AUSTIN — As retired Staff Sgt. Ryan Kelly stood before the crowd of people in the driveway of his newly remodeled home, he recalled an Army cadence.
It says old soldiers never die; they just fade away, he said, standing at the podium using the prosthesis he received after his right leg was blown off in Iraq more than 10 years ago.
“I tried to fade away,” Kelly said. “I tried to redefine who I’d be, not by my injury and history.”
But the nonprofit Helping a Hero and the insurance company Blue Cross Blue Shield wanted to ensure Kelly knew his sacrifice was never forgotten. On Thursday, the organizations presented him with a complete remodel of his Austin home to better suit his needs.
“It’s overwhelming. Thank you for this tremendous show of support,” said Kelly, a former civil affairs reserve soldier who was attached to the 3rd Cavalry Regiment when his injury occurred in April 2003. It was his second time attached to the regiment, having first served with the Brave Rifles in Bosnia in 2000.
“Once you are a trooper of the regiment, you’re always a trooper,” said retired Command Sgt. Maj. Harvey Reed, who attended the event alongside current members of the regiment.
Reed presented Kelly and his wife, Helena, with a wall decoration featuring many of the combat operations conducted by the regiment to hang in his renovated home.
As Kelly took people on a tour of the renovations, he made a point to highlight changes to the bathroom. For the past 10 years, Kelly said he’s had to shower sitting down. The remodel added a ledge at the exact height of Kelly’s amputation to provide him support to stand up.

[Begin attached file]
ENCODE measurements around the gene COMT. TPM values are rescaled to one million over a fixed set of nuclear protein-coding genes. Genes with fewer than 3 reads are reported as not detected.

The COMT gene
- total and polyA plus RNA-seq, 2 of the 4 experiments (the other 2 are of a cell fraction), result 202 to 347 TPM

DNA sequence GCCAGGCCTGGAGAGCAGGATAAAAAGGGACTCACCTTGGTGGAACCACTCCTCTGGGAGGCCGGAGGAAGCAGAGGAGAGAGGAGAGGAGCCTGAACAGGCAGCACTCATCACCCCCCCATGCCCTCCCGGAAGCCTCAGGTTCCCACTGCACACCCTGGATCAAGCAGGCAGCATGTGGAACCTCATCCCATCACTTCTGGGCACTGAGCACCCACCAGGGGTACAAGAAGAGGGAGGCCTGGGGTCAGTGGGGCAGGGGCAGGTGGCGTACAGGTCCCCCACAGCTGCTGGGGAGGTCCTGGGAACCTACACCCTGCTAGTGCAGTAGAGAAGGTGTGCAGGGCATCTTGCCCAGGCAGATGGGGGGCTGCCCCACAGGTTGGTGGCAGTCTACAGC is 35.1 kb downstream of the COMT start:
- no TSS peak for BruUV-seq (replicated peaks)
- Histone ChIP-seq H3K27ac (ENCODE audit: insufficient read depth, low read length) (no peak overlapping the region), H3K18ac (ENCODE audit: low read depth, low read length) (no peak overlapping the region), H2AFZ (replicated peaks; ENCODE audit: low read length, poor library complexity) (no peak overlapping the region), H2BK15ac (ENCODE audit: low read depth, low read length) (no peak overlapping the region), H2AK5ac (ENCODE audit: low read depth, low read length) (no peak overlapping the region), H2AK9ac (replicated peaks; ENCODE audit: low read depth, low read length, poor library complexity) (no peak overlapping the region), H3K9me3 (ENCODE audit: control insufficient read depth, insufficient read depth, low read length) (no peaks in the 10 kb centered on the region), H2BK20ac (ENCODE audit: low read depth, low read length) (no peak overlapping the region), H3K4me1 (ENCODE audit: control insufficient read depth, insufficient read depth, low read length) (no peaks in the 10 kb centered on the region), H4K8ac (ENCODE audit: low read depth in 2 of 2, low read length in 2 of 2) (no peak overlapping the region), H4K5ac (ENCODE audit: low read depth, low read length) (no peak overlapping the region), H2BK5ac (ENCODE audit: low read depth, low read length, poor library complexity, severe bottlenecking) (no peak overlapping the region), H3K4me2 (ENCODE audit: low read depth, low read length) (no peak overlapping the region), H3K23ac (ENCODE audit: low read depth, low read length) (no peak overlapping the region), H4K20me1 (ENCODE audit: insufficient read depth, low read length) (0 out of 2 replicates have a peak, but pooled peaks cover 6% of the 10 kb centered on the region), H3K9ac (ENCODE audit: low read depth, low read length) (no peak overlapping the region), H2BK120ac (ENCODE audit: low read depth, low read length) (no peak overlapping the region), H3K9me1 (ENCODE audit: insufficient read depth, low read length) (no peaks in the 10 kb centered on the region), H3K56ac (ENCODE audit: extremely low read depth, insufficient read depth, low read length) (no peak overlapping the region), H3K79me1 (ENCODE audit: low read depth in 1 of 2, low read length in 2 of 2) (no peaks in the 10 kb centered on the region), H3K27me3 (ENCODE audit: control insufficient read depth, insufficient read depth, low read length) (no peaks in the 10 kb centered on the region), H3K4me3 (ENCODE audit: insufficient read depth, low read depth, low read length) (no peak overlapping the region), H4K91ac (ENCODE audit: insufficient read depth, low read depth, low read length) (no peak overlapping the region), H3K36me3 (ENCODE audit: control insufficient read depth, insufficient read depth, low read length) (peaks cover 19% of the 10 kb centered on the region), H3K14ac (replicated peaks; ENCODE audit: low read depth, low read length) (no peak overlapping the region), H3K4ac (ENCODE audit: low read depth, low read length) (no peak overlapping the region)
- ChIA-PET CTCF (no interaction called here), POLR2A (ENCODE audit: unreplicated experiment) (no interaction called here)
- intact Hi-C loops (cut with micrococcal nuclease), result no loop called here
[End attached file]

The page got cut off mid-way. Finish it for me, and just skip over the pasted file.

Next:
“This has become the absolute perfect place for my wife and I,” Kelly said while showing off his new bathroom to Bert Marshall, president of Blue Cross Blue Shield of Texas.
“It’s an inadequate way to say thank you for your service and sacrifice,” Marshall said. “I hope this is a happy home and a wonderful home for you and Helena.”
In the past, the two organizations have teamed up to provide new homes for wounded warriors, but the Kellys suggested a remodel of their existing home instead.
This is the second home to be given in the Austin area and two more are planned later this year, said Meredith Iler, national chairman of Helping a Hero.
“We wanted to say thank you in a tangible way,” she said.
The Rocket Delivers
Also on hand to say thank you was former professional baseball player Roger Clemens, a pitcher who was nicknamed “The Rocket.”
“At the time he was getting injured, I was on the mound ... trying to bring entertainment and enjoyment and this man was making me feel safe doing it,” Clemens said.
After a home tour, Kelly shared with Clemens a shadow box holding his Purple Heart medal and the shrapnel that hit him. Kelly was en route to a conference about schools when the roadside bomb hit his convoy in Iraq.
Third Cavalry’s Lt. Col. Larry Croucher said it’s important to honor veterans of the unit because they will “forever be a solder and member of the cavalry.”
“It’s our lineage,” he said. “(The regiment has) 167 years of continuous service and that lineage and bond exist and it’s hard to put into words.”
After being medically retired in 2006, Kelly went to school — something he turned down to deploy to Iraq — and is now a medical emergency helicopter pilot in Bastrop.
“He’s the epitome of selfless service, love of country and what it stands for,” said Allen Bergeron, veteran consultant and ombudsman for the city of Austin, who spoke on behalf of Austin’s mayor, Lee Leffingwell. “You will forever look at every day as a new day. You won’t take anything for granted, not the little things.”